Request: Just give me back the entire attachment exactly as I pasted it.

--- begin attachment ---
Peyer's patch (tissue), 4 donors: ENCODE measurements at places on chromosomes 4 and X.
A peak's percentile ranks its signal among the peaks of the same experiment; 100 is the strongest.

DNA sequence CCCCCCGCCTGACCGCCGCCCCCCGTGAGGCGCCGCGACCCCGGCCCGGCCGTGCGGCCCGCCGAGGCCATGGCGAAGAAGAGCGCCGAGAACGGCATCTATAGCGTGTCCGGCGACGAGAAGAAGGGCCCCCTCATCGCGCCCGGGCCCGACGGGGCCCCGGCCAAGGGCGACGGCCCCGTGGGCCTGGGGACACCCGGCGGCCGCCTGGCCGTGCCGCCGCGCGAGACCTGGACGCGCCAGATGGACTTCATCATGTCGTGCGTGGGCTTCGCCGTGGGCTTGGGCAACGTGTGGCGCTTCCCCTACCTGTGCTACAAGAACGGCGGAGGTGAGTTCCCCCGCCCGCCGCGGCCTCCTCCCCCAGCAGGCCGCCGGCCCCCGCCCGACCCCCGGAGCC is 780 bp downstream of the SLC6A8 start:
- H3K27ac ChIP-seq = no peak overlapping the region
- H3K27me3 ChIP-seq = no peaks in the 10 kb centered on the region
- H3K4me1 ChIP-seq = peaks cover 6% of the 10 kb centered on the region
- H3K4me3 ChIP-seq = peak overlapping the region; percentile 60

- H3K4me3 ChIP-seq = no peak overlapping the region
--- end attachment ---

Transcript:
Peyer's patch (tissue), 4 donors: ENCODE measurements at places on chromosomes 4 and X.
A peak's percentile ranks its signal among the peaks of the same experiment; 100 is the strongest.

DNA sequence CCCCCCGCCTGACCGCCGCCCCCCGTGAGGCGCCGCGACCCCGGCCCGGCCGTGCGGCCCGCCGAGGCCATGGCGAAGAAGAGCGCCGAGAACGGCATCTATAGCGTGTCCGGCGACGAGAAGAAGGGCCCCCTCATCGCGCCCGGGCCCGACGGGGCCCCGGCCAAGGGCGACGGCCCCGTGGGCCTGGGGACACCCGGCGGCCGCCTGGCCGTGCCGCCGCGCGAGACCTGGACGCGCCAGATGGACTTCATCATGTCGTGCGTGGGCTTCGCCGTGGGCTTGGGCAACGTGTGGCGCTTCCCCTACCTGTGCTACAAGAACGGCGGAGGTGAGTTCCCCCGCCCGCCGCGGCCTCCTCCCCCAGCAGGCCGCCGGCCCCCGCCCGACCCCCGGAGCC is 780 bp downstream of the SLC6A8 start:
- H3K27ac ChIP-seq = no peak overlapping the region
- H3K27me3 ChIP-seq = no peaks in the 10 kb centered on the region
- H3K4me1 ChIP-seq = peaks cover 6% of the 10 kb centered on the region
- H3K4me3 ChIP-seq = peak overlapping the region; percentile 60

- H3K4me3 ChIP-seq = no peak overlapping the region